Spot the sign for pay and display: Picture that helped driver win David and Goliath legal battle with council over a 1 parking chargeJohn Samuels claimed he did not know he had to pay at the Tesco Metro store because the sign was obscuredHe has now won his battle after sending photographic evidenceMr Samuels, 56, said the case had cost him more than the 50 fine but he had contested it as ‘a point of principle'
22:52 GMT, 26 December 2012
A motorist has won a six-month legal battle after he was fined over a 1 parking fee.
John Samuels, 56, parked by a Tesco Metro store but was unaware he was liable to pay the 1 charge because the sign was obscured by a pillar.
After returning to his vehicle to find a 50 penalty notice, he scoured the car park and eventually saw a blue sign on a wall at ground level, reading: ‘This is a pay and display car park.’
He then sent photographic evidence of the hidden sign and a cheque for the 1 charge to Wiltshire Council and appealed against his fine.
John Samuels, 56, parked by a Tesco Metro store but was unaware he was liable to pay the 1 charge because the sign was obscured by a pillar
On much closer inspection the sign was tucked away behind a height barrier
But the council rejected his appeal and he had to attend a Traffic Penalty Tribunal in Bristol – to which the council sent two officials and submitted a 74-page dossier.
Adjudicator Deborah Gibson cancelled the parking ticket and ruled the signage was ‘inadequate’.
Mr Samuels said his battle had cost him far more than the 50 fine but he had contested it as ‘a point of principle’.
Declining to specify the financial loss he suffered in terms of lost time, he pointed out the ‘sheer cost’ to the public of the council’s campaign.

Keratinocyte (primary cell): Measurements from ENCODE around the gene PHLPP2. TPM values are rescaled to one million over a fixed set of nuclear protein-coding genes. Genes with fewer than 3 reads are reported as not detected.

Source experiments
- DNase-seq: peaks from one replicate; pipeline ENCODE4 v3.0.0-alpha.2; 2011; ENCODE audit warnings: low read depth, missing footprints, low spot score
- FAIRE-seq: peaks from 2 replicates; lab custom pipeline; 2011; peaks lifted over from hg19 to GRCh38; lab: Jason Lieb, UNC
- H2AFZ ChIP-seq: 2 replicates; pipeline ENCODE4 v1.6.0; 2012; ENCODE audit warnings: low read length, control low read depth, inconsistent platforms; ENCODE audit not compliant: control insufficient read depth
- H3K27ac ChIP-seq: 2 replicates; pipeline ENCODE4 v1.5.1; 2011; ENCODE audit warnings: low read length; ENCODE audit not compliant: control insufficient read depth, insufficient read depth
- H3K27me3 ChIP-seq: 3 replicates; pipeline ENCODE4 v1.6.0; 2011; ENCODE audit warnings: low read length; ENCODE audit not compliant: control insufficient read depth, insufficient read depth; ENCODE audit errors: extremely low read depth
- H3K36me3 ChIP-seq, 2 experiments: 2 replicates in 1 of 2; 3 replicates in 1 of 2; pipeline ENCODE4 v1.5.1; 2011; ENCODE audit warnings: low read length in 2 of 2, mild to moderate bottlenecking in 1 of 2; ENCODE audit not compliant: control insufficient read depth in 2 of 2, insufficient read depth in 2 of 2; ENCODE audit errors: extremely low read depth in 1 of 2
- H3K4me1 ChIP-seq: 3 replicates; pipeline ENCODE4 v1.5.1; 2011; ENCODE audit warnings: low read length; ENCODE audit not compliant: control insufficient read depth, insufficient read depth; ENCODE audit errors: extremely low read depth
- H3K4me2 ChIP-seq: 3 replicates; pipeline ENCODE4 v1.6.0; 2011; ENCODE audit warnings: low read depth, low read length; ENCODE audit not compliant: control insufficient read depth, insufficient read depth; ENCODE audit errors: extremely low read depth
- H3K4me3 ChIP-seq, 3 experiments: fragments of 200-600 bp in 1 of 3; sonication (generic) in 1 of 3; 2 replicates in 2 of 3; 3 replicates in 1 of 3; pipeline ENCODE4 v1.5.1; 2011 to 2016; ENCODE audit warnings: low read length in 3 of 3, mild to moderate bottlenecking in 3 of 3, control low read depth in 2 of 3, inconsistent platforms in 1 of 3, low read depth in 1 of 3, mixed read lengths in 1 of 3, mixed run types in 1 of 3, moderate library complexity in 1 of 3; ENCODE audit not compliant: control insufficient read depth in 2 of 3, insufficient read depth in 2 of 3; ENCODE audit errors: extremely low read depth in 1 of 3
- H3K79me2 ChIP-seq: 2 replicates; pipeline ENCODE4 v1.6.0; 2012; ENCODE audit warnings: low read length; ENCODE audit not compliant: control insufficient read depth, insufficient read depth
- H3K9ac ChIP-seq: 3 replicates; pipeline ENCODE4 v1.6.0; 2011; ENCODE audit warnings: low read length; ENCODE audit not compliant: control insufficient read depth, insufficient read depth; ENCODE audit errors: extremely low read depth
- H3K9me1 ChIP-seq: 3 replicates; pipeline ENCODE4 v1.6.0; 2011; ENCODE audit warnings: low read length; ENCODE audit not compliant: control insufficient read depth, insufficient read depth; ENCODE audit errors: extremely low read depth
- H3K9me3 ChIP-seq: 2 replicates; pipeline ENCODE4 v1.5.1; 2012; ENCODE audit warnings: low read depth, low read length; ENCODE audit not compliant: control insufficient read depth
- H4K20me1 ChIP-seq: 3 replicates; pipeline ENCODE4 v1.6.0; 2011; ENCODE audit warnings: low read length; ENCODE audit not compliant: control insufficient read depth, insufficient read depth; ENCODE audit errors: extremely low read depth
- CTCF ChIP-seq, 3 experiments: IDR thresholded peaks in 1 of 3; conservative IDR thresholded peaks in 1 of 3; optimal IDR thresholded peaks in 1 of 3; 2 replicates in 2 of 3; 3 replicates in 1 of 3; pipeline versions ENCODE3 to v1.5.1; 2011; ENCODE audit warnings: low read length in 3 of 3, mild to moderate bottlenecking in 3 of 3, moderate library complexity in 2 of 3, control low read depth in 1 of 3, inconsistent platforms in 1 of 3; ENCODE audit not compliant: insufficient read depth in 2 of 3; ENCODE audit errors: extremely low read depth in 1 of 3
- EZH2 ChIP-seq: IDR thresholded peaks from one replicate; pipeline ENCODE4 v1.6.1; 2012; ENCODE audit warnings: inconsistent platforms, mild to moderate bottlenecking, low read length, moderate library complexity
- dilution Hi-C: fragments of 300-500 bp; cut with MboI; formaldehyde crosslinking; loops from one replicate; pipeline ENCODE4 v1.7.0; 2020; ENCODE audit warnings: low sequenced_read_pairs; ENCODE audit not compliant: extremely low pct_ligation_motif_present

He said: ‘Besides a mass of paperwork for the council defence, the council sent out someone to take their own photographs.
‘All this for a missed 1 parking payment which I sent a cheque for on the same day in retrospect, which the council returned and insisted on fining me.’
Mr Samuels had parked at Emery Gate Shopping Centre in Chippenham, Wiltshire, while he attended a brief meeting. He assumed it was free because the area was signposted as ‘Tesco Metro parking’.
Mr Samuels, who has now won his case, said his battle had cost him far more than the 50 fine but he had contested it as 'a point of principle'
But when he returned to find a penalty ticket on his car he searched for signs stating that it was a pay and display car park.
When he eventually found the small blue sign he photographed both it and a white van which was obstructing his view of a ticket machine at the far end of the car park.
Mr Samuels, who lives near Glastonbury, Somerset, submitted his photos and a 1 cheque to Wiltshire Council on the same day.
But they refused his appeal so the case ended up at the Traffic Penalty Tribunal.
In a ruling, the adjudicator said: ‘Mr Samuels produced photographs of other car parks where there were more numerous and clearer signs.
‘I find that relying upon signs at machines at some distance when the entrance is not clearly marked as pay and display but being a Tesco car park is not sufficient.
‘I find that the signage was not adequate and the contravention did not occur.’
The council has since changed the signs, with the sign on the wall at ground level moved so it is no longer obscured by the pillar.
A new sign stating that Emery Gate is a pay and display car park is underneath the Tesco Metro sign at the car park entrance.
Councillor Dick Tonge, Cabinet member for highways at Wiltshire Council, said: ‘The signage at Emery Gate is continually reviewed as part of the council’s maintenance programme.
‘There is no fee for the Traffic Penalty Tribunal as they are funded by annual fees from local authorities.’
The council refused to state how much they had paid for the case but said the main cost would be officer time.